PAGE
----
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My alarm woke me up at 11 a.m. the next day. Still disheveled from the night before, I made my way to join the group at Monarch for what would be the final lecture in the series: an analog synthesis workshop with performances by Carl Craig and electronic music pioneer Morton Subotnick. Of these it was Subotnick's that stuck with me. Reynaldo was back again interviewing him, and the discussion explored the early days of synthesizer technology in the 1950s. Subotnick explained his role in the genesis of the Buchla synthesizer, one of the first modular analog systems. He spoke of the ecstasy of synchronization due to perfect rhythms generated by machines. Then, he sat down at a desk with a modern Buchla analog system -- a Jackson Pollock-esque mess of patch cords -- and proceeded to give a performance that included excerpts from his 1967 piece Silver Apples of the Moon. It was otherworldly. And, for a moment, during a washing machine-like rhythmic passage, I understood the feeling of rhythmic ecstasy he tried to explain. I'm fairly sure everyone in the room did.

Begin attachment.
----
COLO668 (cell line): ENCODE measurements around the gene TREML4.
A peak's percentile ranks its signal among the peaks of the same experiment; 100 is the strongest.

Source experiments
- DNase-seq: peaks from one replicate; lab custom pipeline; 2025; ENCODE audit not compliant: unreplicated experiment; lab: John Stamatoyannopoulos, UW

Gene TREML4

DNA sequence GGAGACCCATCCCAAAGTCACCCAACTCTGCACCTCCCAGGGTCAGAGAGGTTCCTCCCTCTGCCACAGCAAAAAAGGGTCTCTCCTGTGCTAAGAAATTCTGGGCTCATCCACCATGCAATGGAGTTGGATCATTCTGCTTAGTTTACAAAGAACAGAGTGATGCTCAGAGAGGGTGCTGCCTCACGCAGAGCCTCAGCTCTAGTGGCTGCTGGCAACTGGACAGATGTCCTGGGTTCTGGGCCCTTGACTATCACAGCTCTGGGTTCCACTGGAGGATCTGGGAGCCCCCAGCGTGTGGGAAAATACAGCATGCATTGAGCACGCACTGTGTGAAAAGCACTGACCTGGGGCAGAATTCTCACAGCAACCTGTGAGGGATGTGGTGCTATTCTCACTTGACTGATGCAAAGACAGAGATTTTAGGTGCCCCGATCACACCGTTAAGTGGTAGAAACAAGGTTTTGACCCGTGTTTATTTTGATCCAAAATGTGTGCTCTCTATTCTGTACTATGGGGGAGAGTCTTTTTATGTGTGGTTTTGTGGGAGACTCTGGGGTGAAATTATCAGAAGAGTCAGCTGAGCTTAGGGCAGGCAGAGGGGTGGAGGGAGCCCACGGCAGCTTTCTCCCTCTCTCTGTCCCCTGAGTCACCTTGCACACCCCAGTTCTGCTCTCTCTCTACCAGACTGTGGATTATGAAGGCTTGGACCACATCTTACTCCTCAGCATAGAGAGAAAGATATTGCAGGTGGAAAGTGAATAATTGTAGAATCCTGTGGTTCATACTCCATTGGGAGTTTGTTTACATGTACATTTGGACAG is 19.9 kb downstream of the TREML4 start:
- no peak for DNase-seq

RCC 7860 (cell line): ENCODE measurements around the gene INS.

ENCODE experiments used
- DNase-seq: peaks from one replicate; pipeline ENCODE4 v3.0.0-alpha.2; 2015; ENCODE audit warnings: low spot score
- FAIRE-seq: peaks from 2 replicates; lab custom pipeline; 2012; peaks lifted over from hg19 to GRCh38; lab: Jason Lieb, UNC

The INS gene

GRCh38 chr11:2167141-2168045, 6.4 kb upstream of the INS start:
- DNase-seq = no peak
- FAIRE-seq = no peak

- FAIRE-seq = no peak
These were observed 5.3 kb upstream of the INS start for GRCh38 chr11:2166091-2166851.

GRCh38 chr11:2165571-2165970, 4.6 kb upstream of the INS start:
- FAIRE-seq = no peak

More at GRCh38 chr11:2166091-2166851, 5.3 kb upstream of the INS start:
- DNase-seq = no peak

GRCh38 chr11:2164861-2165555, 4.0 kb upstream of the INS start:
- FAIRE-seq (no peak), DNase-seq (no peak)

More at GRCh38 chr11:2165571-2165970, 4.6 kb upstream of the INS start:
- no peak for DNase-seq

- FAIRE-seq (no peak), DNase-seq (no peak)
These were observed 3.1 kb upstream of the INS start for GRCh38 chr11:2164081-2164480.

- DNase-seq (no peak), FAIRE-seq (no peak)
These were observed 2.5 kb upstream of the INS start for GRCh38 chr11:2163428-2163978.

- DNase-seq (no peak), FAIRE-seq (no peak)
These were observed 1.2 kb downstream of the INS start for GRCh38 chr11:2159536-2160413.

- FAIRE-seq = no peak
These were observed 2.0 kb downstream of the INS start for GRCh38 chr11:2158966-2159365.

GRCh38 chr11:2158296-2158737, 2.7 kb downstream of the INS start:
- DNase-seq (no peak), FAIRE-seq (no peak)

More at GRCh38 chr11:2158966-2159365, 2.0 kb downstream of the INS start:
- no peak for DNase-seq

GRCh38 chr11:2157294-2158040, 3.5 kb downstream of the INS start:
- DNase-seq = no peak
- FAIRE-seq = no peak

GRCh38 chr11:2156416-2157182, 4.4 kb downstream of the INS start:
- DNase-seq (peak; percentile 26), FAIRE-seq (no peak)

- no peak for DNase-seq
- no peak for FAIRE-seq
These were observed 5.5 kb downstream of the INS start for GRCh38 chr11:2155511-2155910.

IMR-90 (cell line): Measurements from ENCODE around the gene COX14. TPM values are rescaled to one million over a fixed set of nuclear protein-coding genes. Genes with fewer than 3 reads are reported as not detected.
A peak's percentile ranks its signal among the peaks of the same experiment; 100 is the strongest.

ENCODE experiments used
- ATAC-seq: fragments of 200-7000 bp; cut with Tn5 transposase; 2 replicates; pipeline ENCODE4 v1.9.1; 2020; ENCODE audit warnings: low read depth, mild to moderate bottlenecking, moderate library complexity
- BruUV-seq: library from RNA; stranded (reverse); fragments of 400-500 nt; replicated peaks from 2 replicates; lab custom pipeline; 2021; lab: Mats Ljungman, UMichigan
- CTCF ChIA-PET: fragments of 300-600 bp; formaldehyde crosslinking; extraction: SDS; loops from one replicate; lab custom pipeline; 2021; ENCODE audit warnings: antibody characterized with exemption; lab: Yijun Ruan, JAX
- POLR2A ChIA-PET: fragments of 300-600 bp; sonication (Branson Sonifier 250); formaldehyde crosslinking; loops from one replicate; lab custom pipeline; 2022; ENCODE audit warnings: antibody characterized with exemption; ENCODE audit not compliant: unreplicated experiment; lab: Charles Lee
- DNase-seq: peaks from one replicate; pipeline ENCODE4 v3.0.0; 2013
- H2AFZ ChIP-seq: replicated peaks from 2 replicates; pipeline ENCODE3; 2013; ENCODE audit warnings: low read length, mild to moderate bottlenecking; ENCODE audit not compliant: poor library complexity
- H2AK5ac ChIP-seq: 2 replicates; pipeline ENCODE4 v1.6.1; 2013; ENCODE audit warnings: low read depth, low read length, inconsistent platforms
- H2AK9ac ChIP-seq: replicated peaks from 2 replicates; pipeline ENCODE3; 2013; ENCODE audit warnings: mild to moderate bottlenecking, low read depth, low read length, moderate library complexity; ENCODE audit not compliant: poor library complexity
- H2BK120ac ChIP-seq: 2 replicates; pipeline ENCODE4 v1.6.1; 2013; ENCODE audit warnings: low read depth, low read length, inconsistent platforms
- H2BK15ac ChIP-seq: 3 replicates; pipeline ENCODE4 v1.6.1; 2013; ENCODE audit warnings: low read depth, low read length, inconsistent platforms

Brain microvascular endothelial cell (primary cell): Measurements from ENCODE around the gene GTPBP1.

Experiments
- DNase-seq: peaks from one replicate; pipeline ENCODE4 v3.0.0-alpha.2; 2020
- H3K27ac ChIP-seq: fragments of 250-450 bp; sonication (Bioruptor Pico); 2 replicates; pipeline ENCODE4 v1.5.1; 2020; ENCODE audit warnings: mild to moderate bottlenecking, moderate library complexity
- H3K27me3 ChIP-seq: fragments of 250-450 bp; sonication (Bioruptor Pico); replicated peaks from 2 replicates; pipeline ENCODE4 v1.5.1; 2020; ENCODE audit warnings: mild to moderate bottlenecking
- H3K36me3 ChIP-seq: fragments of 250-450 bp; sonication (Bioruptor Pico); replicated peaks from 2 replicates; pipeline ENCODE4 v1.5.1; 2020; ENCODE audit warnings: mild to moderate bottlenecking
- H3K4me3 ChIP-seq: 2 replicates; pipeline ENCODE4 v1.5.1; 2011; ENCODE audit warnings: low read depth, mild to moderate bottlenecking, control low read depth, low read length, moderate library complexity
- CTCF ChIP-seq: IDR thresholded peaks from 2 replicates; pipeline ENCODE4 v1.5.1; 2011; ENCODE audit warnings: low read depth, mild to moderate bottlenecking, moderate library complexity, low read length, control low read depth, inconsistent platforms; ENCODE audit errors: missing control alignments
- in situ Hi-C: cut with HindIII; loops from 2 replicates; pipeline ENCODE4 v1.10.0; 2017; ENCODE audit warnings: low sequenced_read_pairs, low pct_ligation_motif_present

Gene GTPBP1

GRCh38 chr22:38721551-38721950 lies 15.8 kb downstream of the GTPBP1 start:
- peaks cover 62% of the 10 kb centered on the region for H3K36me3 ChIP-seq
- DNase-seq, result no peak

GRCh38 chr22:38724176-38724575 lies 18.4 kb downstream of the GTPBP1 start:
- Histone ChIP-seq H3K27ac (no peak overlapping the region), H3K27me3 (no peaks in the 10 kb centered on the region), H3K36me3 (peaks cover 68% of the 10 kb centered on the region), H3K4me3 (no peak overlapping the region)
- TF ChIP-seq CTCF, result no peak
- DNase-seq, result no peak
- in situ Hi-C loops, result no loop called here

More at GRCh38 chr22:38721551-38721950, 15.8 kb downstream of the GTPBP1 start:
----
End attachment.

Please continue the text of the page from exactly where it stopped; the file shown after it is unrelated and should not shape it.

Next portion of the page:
-- @derekopperman

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Derek Opperman